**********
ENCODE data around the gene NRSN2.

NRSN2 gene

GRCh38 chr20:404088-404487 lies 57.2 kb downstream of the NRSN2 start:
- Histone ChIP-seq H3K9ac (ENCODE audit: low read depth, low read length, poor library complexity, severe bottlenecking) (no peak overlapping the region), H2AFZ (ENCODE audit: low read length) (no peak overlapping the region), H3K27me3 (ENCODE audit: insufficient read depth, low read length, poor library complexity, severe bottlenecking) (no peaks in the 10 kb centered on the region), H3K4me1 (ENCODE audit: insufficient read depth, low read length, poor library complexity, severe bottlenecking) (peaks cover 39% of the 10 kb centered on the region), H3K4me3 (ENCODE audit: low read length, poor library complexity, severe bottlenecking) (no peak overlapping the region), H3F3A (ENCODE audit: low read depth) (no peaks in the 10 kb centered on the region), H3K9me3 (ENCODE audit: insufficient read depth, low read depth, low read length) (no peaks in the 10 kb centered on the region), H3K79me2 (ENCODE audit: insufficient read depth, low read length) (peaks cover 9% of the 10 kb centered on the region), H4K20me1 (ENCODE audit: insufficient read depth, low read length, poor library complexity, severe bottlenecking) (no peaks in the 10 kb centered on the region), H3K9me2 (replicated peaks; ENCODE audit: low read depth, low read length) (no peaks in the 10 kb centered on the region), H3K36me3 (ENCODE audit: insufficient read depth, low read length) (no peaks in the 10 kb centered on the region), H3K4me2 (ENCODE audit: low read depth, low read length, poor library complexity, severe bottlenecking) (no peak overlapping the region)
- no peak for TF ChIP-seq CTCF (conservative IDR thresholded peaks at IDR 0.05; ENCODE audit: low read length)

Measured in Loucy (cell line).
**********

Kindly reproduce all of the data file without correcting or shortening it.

ENCODE data around the gene NRSN2.

NRSN2 gene

GRCh38 chr20:404088-404487 lies 57.2 kb downstream of the NRSN2 start:
- Histone ChIP-seq H3K9ac (ENCODE audit: low read depth, low read length, poor library complexity, severe bottlenecking) (no peak overlapping the region), H2AFZ (ENCODE audit: low read length) (no peak overlapping the region), H3K27me3 (ENCODE audit: insufficient read depth, low read length, poor library complexity, severe bottlenecking) (no peaks in the 10 kb centered on the region), H3K4me1 (ENCODE audit: insufficient read depth, low read length, poor library complexity, severe bottlenecking) (peaks cover 39% of the 10 kb centered on the region), H3K4me3 (ENCODE audit: low read length, poor library complexity, severe bottlenecking) (no peak overlapping the region), H3F3A (ENCODE audit: low read depth) (no peaks in the 10 kb centered on the region), H3K9me3 (ENCODE audit: insufficient read depth, low read depth, low read length) (no peaks in the 10 kb centered on the region), H3K79me2 (ENCODE audit: insufficient read depth, low read length) (peaks cover 9% of the 10 kb centered on the region), H4K20me1 (ENCODE audit: insufficient read depth, low read length, poor library complexity, severe bottlenecking) (no peaks in the 10 kb centered on the region), H3K9me2 (replicated peaks; ENCODE audit: low read depth, low read length) (no peaks in the 10 kb centered on the region), H3K36me3 (ENCODE audit: insufficient read depth, low read length) (no peaks in the 10 kb centered on the region), H3K4me2 (ENCODE audit: low read depth, low read length, poor library complexity, severe bottlenecking) (no peak overlapping the region)
- no peak for TF ChIP-seq CTCF (conservative IDR thresholded peaks at IDR 0.05; ENCODE audit: low read length)

Measured in Loucy (cell line).